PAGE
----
Californian water utility commits to transmission for renewables
Oct 26, 2007 - Renewable Energy Focus
EL CENTRO, California - A water utility in southern California will construct a transmission line to tap into 1,600 MW of geothermal and solar capacity.
The Imperial Irrigation District Board of Directors will build a 32-mile, 230 kV dedicated transmission line from the Salton Sea to connect a proposed project of the Los Angeles Department of Water & Power and one of San Diego Gas & Electric. LADWP’s Green Path North and SDG&E’s Green Path Southwest links are still in the proposal stages, although the latter application is before the California Public Utilities Commission for approval early next year.
The IID’s decision is unilateral and the Salton-Midway project is not dependent on the other projects and utilities, the water utility explains. The link is necessary for the utility’s own needs, regardless of what else is built.
The board resolution, ‘Incentives to Interconnect & Export Renewable Resources,’ commits the utility and the district to advancing California’s renewable energy goals by acting as a catalyst for the transmission of new geothermal, solar and wind-powered generation proposed for the region.
The resolution contains two components, said IID board President Stella Mendoza, both of which are intended to facilitate the development and export of renewable energy from the Imperial Valley to the Southern California coastal plain. The transmission corridor would offer 1,600 MW of green power export capacity from the Salton Sea area.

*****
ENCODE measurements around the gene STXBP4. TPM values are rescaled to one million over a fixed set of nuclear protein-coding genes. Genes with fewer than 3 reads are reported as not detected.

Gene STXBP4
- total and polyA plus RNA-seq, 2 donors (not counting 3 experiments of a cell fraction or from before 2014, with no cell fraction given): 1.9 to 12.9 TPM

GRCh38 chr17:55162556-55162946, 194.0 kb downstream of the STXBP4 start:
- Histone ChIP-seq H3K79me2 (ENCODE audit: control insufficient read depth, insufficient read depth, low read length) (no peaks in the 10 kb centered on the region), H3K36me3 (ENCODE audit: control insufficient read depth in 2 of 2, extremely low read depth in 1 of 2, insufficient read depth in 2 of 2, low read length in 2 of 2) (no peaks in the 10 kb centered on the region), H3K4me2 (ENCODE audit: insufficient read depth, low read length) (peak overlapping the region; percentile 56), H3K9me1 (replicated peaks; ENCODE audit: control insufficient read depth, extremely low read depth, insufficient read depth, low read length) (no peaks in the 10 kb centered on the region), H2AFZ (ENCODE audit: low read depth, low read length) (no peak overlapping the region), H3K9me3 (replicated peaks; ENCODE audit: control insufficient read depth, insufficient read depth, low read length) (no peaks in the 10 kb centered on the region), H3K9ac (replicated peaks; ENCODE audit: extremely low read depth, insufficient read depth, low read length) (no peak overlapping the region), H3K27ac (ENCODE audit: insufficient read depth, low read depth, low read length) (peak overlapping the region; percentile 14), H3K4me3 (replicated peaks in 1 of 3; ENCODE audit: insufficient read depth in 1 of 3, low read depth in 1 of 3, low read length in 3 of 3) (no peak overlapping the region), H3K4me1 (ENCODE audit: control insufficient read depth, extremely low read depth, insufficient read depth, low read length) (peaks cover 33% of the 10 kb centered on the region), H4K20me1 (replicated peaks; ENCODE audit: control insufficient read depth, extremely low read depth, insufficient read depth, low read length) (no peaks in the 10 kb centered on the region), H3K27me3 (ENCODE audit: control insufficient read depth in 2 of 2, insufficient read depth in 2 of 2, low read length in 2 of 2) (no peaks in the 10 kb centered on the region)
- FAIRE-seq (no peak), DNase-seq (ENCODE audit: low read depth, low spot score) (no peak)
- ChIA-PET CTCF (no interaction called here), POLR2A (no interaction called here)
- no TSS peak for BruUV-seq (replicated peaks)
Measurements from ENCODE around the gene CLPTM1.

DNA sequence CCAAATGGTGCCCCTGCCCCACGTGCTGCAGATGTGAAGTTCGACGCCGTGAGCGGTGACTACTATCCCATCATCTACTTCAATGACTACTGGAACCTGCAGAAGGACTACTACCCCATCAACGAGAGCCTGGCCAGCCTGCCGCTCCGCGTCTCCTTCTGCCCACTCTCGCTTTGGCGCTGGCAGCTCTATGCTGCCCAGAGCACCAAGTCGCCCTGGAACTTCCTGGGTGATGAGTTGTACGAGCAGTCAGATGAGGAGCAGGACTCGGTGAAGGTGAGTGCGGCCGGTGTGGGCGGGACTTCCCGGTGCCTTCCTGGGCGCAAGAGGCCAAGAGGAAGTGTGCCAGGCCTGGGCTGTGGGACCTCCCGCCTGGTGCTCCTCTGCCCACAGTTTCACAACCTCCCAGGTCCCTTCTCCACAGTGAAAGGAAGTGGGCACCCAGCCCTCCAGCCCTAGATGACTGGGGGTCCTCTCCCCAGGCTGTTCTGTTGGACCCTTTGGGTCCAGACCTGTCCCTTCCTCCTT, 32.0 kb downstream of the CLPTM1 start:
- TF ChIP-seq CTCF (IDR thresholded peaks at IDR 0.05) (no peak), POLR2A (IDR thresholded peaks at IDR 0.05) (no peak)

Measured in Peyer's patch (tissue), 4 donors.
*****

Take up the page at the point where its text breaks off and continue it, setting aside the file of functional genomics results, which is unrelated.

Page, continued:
“By adopting this resolution, the IID is placing itself at the vanguard of change in harnessing and transmitting renewable resources within its control area,” explains president Stella Mendoza. “We see this as a win/win for IID ratepayers and the entire state.”
The district delivers water to 140,000 customers over 450,000 acres of farmland in southern California. It is the largest irrigation district in the U.S. and its electrical division has become the sixth largest consumer-owned utility in the state.
The transmission line is a ten-year project that will require a number of further actions and incremental efforts, say officials. The number of renewable power developers and the level of interest will determine how quickly the project gets built.
The IID board also amended its open access transmission tariff to incorporate provisions dealing with interconnection agreements. The new OATT, which was revised in consultation with green power generators operating in the region, will provide more uniformity in the planning, processing and scheduling of new interconnections into the IID transmission system.
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